“How did it get so late so soon? It's night before it's afternoon.” - Dr. Seuss
By Sarah Wyatt
- The Capitol Hill Times -
Owners of Blindfold Gallery will host the opening of its newest installation Thursday, August 8, from 6 to 9 p.m. Located at 1718 East Olive Way, the gallery will feature works by six artists, utilizing a complex yet natural theme: water. The gallery itself is the creation of attorney Scott Burk, as well as painters Sara Long and Laura Hamje, both of whose work will be displayed in the installation, along with fellow painters Sue Danielson, Kathy Liao, TV TommyVision and David Verba.
“In the driest month of this seasonably remarkable Northwest summer, Blindfold Gallery contemplates water through the eyes of six inspired artists,” Burk enthused. “Art observed and imagined, elemental yet elusive, cool or steamy, trickling, lapping, splashing or shimmering, viewed over spacious surfaces, or piped, rinsed, fogged, drunk, spat or sweated.”
Burk envisioned the water theme earlier this year, and immediately began planning for the installation. “It was an idea that came about to have a summery-themed show, so I chose some of my favorite artists, a group of artists that I wanted to show,” Burk said. “It’s Sara’s and Laura’s first time exhibiting their work at the gallery, even though their studios are here. They have an open studio people can view when we open the gallery for new shows, but neither had actually exhibited here. I gave them the theme of water, but left the rest completely open.”
Mixed-media painter Danielson, a Western Washington native who lives and works in Seattle, describes her work as “snapshots of moments in time.” Her work has been displayed at the Fine Art Museum at Florida State University and the West Coast Biennial in California, and in Seattle at Vermillion and the Seattle Art Museum. Danielson appreciates the progression vision of Blindfold.
“Personally the reason that I visit Blindfold is because of their focus on contemporary painting,” Danielson said. “But, in general, the work they show is high-quality and fresh.”
Burk is excited by the diversity of the painters in the exhibition, including TV TommyVision, a self-taught “outsider artist” who creates mixed-media mosaics with images evoked from his “fantasies, daydreams and nightmares.” TommyVision’s diverse materials include broken tile, stones, coins, sea glass, river rocks, glass globules, seashells, glass jewels, pieces of metal, slate, stained glass, broken dishes, terra cotta and sea stones.
“The artists in this installation are all painters, but very different,” Burk said. “TV TommyVision paints on found materials, with craft it can be anything. He’s displaying three large paintings made on found materials.”
Opened in 2012, Blindfold is expanding its artistic focus and depth, with a recent University of Washington collaborative art exhibit named StrangeCo. Burk is planning a poetry event on August 18, which will feature Maged Zaher, who was recently nominated for a local award in literature.
“We generally select and exhibit artwork by emerging and mid-career Northwest artists,” Burk said. “We also invite regional poets and musicians to create intimate performances in the gallery. In our first seventeen months, we have shown 30 talented visual artists in solo and group exhibitions.”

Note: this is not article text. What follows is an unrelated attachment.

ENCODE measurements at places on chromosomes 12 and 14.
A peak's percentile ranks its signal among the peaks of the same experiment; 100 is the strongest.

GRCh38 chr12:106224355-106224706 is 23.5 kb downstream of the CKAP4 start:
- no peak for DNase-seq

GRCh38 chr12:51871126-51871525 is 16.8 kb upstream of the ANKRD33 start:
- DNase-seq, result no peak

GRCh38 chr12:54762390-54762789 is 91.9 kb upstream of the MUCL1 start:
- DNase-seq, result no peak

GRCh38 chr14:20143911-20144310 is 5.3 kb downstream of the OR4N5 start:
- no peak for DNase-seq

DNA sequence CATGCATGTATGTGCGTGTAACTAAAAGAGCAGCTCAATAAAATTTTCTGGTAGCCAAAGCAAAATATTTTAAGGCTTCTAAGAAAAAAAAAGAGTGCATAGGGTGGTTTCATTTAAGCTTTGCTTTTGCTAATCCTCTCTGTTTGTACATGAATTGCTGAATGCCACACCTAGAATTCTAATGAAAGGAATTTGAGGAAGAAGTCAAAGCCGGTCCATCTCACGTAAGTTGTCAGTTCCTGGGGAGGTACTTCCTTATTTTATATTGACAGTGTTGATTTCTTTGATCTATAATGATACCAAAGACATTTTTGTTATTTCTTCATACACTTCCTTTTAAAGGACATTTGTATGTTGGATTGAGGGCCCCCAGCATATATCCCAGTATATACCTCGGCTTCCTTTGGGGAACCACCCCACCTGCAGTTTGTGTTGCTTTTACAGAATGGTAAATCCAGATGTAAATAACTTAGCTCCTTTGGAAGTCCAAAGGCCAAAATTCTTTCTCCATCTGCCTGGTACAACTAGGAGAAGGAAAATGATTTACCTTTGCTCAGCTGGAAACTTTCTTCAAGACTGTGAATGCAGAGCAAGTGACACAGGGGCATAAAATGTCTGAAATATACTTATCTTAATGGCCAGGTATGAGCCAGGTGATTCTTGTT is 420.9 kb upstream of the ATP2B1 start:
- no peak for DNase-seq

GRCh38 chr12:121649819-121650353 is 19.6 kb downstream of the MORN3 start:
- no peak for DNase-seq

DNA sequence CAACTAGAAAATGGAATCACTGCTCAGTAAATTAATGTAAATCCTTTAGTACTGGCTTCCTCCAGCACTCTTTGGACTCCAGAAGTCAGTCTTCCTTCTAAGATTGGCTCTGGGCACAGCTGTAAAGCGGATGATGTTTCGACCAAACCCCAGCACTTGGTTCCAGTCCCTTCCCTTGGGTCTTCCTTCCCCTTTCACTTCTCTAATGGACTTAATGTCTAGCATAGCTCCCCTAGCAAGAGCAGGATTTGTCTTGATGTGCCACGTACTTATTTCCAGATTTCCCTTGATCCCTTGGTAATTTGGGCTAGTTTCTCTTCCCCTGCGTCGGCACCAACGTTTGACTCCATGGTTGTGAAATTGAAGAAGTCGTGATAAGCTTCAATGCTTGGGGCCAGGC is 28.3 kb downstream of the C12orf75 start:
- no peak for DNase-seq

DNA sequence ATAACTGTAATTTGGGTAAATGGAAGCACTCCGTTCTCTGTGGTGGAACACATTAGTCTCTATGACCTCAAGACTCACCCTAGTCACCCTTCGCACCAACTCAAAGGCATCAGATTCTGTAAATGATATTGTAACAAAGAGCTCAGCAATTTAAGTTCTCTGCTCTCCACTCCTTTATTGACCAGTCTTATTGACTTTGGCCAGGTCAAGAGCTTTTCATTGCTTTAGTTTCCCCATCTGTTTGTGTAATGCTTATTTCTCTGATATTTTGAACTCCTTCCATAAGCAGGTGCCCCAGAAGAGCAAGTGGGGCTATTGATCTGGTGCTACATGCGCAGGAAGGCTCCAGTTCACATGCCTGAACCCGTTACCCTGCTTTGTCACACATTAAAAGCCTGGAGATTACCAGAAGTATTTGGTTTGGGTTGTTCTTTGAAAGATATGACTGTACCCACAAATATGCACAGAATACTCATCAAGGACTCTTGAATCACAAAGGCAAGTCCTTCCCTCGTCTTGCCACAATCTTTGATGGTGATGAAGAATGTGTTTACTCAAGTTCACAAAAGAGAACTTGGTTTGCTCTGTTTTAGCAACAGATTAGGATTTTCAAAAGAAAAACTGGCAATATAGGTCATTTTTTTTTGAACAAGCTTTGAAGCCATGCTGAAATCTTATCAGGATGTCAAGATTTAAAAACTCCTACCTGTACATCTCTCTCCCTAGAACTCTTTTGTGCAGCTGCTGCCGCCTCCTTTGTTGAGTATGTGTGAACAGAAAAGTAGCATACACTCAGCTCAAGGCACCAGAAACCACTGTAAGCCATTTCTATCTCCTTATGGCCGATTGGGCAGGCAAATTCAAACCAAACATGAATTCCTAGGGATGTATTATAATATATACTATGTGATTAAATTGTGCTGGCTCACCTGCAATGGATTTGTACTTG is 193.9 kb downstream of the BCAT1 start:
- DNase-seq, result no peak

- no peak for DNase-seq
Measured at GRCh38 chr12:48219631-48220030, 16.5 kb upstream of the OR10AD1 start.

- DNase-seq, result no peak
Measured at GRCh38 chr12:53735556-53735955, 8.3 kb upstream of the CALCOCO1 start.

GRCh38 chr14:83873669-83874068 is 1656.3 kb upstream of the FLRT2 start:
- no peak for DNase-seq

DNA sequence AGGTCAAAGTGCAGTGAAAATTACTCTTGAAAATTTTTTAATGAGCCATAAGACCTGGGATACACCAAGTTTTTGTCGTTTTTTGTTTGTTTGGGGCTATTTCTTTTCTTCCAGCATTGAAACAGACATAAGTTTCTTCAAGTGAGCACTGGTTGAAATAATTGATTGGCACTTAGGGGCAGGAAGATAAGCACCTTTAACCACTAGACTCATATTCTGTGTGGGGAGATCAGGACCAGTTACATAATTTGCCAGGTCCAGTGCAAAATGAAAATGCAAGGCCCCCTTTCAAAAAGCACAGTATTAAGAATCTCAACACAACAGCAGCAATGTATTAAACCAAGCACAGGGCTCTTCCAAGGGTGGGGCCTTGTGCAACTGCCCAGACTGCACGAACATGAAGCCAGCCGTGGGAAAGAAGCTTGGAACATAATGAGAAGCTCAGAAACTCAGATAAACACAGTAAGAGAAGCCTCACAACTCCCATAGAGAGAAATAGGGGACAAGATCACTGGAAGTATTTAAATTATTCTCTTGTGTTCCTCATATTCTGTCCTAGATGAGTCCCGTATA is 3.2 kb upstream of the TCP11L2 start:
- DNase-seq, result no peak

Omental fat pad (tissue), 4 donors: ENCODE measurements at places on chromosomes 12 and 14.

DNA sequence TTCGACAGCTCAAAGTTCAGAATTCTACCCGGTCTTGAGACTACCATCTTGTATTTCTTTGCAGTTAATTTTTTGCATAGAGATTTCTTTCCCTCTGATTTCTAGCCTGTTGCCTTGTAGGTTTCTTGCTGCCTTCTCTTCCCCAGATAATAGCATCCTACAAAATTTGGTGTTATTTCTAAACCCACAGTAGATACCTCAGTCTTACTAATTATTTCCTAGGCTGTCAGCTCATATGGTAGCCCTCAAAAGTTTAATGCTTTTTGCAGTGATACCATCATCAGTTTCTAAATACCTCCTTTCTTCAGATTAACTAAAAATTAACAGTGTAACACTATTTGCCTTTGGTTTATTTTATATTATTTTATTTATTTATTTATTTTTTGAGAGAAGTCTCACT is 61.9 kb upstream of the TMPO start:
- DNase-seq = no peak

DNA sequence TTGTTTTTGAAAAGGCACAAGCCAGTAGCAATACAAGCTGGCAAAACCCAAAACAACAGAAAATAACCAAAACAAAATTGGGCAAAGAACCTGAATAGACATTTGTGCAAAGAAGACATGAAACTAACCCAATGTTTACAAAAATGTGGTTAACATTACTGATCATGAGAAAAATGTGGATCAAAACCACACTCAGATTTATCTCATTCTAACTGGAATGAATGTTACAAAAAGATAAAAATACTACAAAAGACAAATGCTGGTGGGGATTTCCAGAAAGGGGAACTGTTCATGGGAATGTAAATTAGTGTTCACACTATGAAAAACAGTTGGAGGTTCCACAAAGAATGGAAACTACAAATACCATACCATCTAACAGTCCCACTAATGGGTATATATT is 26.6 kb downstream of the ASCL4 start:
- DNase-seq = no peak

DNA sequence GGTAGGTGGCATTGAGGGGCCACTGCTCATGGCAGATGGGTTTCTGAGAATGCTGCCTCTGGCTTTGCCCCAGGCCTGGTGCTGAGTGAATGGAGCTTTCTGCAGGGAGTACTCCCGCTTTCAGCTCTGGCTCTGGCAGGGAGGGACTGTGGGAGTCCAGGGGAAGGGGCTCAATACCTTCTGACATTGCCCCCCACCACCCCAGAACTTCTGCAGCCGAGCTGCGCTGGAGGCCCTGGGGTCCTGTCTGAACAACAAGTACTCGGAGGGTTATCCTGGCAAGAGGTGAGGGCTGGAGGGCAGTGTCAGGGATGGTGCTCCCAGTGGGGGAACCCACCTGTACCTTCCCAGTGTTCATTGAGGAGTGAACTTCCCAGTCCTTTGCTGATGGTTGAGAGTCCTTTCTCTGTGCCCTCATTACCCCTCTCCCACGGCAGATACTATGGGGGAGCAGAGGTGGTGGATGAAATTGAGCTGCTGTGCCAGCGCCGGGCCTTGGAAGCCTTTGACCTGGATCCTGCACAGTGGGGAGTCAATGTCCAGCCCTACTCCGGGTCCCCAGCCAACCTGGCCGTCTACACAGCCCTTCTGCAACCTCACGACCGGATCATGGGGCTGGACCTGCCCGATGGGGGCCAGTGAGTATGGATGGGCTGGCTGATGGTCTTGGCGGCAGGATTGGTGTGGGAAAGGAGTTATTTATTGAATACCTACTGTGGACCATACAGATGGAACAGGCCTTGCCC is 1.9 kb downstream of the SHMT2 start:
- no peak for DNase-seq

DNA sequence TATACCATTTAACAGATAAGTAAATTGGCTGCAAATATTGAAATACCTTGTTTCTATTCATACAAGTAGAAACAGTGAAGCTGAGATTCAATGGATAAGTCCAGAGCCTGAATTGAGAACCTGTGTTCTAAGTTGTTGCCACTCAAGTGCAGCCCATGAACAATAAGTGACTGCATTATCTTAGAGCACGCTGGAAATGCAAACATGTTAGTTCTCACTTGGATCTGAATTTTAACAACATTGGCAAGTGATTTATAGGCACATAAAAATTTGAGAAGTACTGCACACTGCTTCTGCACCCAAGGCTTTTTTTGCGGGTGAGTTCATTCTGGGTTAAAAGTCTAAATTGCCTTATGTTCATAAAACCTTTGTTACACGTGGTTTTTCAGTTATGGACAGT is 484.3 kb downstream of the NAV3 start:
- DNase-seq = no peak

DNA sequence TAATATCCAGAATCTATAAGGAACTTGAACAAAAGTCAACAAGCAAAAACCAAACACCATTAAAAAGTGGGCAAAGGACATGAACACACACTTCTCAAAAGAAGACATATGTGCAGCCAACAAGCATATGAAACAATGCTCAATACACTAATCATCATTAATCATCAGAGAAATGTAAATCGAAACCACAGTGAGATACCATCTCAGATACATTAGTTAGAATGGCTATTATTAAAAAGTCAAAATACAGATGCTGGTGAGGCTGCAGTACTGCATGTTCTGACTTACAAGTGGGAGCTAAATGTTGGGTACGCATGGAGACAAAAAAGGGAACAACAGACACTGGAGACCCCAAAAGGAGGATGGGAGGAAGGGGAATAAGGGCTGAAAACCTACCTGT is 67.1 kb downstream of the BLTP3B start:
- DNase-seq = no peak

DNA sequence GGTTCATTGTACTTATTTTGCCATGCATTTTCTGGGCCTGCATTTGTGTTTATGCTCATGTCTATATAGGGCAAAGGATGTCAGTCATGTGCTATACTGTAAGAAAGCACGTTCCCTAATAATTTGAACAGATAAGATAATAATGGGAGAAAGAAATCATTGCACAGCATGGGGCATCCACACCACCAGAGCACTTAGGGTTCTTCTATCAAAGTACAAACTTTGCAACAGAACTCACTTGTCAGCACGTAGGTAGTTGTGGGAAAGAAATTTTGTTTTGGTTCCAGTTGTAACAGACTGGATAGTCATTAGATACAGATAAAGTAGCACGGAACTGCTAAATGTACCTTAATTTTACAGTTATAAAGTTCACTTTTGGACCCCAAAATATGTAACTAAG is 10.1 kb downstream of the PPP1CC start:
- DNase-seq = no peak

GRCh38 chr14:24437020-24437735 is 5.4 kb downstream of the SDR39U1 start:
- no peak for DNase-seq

Long’s and Hamje’s painting studios, located onsite, connect the making of art with the viewing of art in one building. Hamje, who received her BFA from the University of Washington in 2008, is originally from Austin, Texas. Attending UW with Hamje, Long returned from a stint in San Francisco to help open the 635-square-foot gallery. The August installation will mark the first time the longtime friends will display their work together.
Long envisions the gallery as a professional and social endeavor. “I guess that I have always been more of a visual person,” Long said. I took some art classes in high school and it stuck. Then in college I grew close with a group of painters who I had a lot in common with, and that really opened my eyes, head and heart to the painting world.”
Blindfold Gallery’s airy, three-story space is altered every month with a new installation, typically planned by the three owners in rotation, and scheduled at least 18 months in advance.
“We have presented over a dozen live events: poetry readings, original music, one-time events like StrangeCo and artist talks,” Burk said. “We continue selecting and presenting artworks rendered in a variety of media: painting, sculpture, collage, photography, ceramics and computer digital graphics. We typically have a music event or poetry event every month, and it’s typically planned for the installation curator,” Burk said. “The installation curator typically plans the event as well. The three of us switch off as curators, so it’s generally each of us taking turns to curate a show every three months. We have tentative artists scheduled through our current lease through the end of 2014.”
The gallery has showcased a diverse list of local artists, including standout Michael Williamson, whose sculptured denim piece, Flayed, was enthusiastically received at last weekend’s Seattle Erotic Art Festival. The Capitol Hill art community has also readily embraced the trio, and the sentiment is returned.
“I enjoy the Cap Hill community a great deal,” Hamje said. “It has been very supportive and I think that there are a lot of inspiring and exciting artistic things happening in our neighborhood and in the city. It feels like a beginning of something big, plus Seattle is still open and welcoming to new ideas and work, which is nice in comparison to a place where artists can ‘make it’ like New York City or Los Angeles. I think Seattle is the place to be right now for artists, and Capitol Hill is the epicenter.”
The installation will conclude September 8. For more information about the gallery and installation, visit blindfoldgallery.com.